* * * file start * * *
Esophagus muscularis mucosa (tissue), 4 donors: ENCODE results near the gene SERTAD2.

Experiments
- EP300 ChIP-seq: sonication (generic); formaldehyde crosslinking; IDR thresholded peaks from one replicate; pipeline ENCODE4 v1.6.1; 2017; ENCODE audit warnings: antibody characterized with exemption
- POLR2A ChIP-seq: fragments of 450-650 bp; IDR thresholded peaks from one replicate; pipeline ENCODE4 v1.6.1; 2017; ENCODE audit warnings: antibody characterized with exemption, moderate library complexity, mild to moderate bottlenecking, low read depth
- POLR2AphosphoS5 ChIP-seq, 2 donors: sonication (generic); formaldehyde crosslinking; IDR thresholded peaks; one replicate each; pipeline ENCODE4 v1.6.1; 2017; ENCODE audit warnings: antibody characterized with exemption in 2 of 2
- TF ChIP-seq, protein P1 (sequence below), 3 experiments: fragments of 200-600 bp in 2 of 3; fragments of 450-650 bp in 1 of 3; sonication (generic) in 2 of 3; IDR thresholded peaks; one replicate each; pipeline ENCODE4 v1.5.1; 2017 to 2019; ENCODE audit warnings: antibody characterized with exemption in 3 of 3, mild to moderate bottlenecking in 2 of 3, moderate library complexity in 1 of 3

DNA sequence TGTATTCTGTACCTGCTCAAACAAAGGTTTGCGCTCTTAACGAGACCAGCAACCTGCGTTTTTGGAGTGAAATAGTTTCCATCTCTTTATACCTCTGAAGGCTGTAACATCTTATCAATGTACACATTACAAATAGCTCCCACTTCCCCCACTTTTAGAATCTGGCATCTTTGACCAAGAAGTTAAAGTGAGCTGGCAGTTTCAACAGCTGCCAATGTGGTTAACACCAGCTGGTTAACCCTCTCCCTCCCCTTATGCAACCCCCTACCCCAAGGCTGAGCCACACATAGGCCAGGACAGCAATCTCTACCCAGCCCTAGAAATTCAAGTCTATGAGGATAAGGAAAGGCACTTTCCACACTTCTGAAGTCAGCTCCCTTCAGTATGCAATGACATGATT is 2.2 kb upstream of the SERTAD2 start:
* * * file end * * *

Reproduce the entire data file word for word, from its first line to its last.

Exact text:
Esophagus muscularis mucosa (tissue), 4 donors: ENCODE results near the gene SERTAD2.

Experiments
- EP300 ChIP-seq: sonication (generic); formaldehyde crosslinking; IDR thresholded peaks from one replicate; pipeline ENCODE4 v1.6.1; 2017; ENCODE audit warnings: antibody characterized with exemption
- POLR2A ChIP-seq: fragments of 450-650 bp; IDR thresholded peaks from one replicate; pipeline ENCODE4 v1.6.1; 2017; ENCODE audit warnings: antibody characterized with exemption, moderate library complexity, mild to moderate bottlenecking, low read depth
- POLR2AphosphoS5 ChIP-seq, 2 donors: sonication (generic); formaldehyde crosslinking; IDR thresholded peaks; one replicate each; pipeline ENCODE4 v1.6.1; 2017; ENCODE audit warnings: antibody characterized with exemption in 2 of 2
- TF ChIP-seq, protein P1 (sequence below), 3 experiments: fragments of 200-600 bp in 2 of 3; fragments of 450-650 bp in 1 of 3; sonication (generic) in 2 of 3; IDR thresholded peaks; one replicate each; pipeline ENCODE4 v1.5.1; 2017 to 2019; ENCODE audit warnings: antibody characterized with exemption in 3 of 3, mild to moderate bottlenecking in 2 of 3, moderate library complexity in 1 of 3

DNA sequence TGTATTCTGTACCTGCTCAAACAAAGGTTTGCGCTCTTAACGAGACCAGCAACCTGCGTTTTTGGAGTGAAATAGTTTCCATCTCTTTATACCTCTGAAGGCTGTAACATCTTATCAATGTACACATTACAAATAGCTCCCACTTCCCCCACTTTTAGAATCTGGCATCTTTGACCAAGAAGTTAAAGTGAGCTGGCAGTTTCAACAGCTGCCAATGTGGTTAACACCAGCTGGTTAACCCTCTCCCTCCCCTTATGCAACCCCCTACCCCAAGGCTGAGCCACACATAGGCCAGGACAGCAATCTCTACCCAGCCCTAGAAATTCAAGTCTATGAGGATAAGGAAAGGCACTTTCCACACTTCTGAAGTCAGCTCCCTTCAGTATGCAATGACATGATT is 2.2 kb upstream of the SERTAD2 start: